Save the Date: PCORI Annual Meeting Features PCORnet Workshop

The Patient-Centered Outcomes Research Institute’s (PCORI) Annual Meeting, taking place October 31st– November 2nd, will showcase the National Patient-Centered Clinical Research Network (PCORnet) in a special workshop: “PCORnet in Action: Utilizing PCORnet for Research.”  This workshop, occurring Thursday, Nov. 2nd, will focus on how to conduct research using PCORnet resources and infrastructure. It will include an introduction to PCORnet and three panel discussions. The first panel will discuss a range of research studies taking place throughout PCORnet, highlighting the value added by using this national research infrastructure. The second panel will focus on research, data, and engagement resources available through PCORnet. Resources addressed will include Collaborative Research Groups, the PCORnet Front Door, the PCORnet Common Data Model, the PCORnet Engagement Assessment Tool, and the PCORnet Commons.  Finally, the last panel will present multiple use cases to describe the process of initiating projects in PCORnet.

As you make your travel plans to attend the PCORI Annual Meeting, be sure to check out the agenda and make time to attend this important PCORnet workshop. If you can’t make the event in person, follow us on Twitter for live tweets during the meeting that will keep you up-to-date on highlights and available webcasts.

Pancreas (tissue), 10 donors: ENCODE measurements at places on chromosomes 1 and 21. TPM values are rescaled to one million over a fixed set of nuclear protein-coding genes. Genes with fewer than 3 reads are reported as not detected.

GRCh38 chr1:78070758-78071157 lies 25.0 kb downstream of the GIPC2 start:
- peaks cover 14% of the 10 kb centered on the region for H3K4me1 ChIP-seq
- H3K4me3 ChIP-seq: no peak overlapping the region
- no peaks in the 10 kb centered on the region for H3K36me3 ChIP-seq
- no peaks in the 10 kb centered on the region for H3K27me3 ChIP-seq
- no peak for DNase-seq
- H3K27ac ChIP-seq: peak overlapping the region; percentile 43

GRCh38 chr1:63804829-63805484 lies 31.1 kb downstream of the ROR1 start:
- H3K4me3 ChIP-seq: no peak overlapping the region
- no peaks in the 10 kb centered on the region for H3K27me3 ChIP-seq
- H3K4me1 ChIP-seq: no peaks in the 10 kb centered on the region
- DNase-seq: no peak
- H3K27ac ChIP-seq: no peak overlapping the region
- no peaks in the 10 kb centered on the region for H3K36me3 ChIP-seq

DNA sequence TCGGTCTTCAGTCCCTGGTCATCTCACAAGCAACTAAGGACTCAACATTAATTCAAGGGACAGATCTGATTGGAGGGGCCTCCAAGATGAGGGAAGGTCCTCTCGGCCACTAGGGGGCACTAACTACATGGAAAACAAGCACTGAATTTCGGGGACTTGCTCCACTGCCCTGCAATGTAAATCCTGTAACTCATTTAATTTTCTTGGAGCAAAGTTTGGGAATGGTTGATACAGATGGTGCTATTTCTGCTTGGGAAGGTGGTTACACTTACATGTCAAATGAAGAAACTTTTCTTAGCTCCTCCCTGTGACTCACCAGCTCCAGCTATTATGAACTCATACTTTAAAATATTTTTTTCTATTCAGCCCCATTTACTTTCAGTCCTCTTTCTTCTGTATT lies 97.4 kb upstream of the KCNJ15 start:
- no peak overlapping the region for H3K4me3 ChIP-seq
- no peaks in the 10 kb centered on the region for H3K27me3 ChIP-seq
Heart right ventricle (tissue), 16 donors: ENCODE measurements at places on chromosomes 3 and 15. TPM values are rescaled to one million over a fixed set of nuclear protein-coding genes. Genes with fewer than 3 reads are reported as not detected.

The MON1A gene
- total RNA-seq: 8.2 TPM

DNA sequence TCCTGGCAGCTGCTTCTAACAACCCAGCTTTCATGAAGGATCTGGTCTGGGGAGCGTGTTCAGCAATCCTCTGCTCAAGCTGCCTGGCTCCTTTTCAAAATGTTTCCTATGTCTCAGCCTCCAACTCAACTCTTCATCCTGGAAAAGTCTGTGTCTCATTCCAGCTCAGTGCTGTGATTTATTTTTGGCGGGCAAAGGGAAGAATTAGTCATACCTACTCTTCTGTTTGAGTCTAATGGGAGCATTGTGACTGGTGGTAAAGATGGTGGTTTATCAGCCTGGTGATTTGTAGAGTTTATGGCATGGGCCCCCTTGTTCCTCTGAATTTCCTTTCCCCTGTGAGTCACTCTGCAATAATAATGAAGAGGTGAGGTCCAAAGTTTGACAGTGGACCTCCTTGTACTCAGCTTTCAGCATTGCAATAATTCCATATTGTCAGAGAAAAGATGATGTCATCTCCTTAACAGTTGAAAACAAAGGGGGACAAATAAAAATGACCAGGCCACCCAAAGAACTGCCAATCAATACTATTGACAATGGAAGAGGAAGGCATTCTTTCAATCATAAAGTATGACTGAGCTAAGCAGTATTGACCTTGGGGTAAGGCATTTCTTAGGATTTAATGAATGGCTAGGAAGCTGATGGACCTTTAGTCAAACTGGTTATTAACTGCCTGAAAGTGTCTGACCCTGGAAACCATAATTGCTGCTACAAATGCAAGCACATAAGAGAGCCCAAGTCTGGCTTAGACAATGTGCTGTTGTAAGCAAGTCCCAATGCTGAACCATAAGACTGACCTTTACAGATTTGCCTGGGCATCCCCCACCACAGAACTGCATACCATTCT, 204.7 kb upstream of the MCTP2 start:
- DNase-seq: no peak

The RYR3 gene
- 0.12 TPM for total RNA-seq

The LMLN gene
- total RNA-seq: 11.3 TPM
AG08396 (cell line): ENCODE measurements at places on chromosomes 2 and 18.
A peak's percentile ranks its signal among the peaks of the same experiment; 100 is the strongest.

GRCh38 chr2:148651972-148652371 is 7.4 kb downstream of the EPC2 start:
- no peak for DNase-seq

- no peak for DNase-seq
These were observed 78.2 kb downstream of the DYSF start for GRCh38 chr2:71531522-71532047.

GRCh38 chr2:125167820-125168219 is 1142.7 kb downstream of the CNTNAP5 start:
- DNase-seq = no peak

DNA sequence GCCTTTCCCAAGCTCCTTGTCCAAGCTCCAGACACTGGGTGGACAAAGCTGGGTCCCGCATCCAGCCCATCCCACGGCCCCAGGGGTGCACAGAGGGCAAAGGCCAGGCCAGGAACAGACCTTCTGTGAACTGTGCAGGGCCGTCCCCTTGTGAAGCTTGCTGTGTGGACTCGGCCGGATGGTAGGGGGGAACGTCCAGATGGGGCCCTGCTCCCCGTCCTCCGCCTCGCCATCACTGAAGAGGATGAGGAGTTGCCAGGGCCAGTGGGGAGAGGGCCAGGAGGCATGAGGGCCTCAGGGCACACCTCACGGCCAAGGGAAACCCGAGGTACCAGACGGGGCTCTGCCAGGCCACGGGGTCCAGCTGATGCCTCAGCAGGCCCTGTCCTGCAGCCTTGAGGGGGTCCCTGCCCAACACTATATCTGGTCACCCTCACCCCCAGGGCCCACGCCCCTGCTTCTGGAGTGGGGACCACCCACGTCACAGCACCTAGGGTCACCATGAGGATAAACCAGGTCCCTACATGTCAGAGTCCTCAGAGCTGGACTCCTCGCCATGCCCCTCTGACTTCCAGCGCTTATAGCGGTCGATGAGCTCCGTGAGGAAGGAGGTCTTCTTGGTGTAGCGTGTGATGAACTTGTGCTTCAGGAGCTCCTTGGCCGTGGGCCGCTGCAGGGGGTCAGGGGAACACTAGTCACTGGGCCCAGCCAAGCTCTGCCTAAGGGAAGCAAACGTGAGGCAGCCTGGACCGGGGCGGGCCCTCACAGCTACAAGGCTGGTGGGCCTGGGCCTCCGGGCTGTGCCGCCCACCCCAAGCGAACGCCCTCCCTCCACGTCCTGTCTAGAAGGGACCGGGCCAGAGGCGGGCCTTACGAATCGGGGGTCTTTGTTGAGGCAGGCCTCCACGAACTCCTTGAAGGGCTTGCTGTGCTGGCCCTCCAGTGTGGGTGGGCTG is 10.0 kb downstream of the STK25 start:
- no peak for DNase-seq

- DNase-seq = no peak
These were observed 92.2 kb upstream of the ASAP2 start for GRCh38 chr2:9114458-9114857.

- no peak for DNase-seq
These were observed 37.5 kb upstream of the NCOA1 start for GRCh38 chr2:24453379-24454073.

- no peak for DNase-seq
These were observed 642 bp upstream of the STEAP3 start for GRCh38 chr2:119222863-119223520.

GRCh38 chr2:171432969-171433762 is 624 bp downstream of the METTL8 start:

About PCORnet

PCORnet, the National Patient-Centered Clinical Research Network, is an innovative initiative of the Patient-Centered Outcomes Research Institute (PCORI). The goal of PCORnet is to improve the nation’s capacity to conduct clinical research by creating a large, highly representative network that directly involves patients in the development and execution of research. More information is available at www.pcornet.org.

About PCORI

The Patient-Centered Outcomes Research Institute (PCORI) is an independent, nonprofit organization authorized by Congress in 2010. Its mission is to fund research that will provide patients, their caregivers, and clinicians with the evidence-based information needed to make better-informed healthcare decisions. PCORI is committed to continually seeking input from a broad range of stakeholders to guide its work. More information is available at www.pcori.org

PRIDEnet to Support Engagement of LGBTQ Community in NIH’s ‘All of Us’ Research Program

The San Francisco General Hospital Foundation (SFGHF) has been awarded $542,000 by the National Institutes of Health to engage sexual and gender minorities across the country in the All of Us Research Program, in part through outreach to PRIDEnet, a PCORnet Partner Network. Formerly known as the Precision Medicine Initiative Cohort Program, the All of Us Research Program is an ambitious effort to gather data over time from one million or more people living in the United States to ultimately accelerate research and improve health.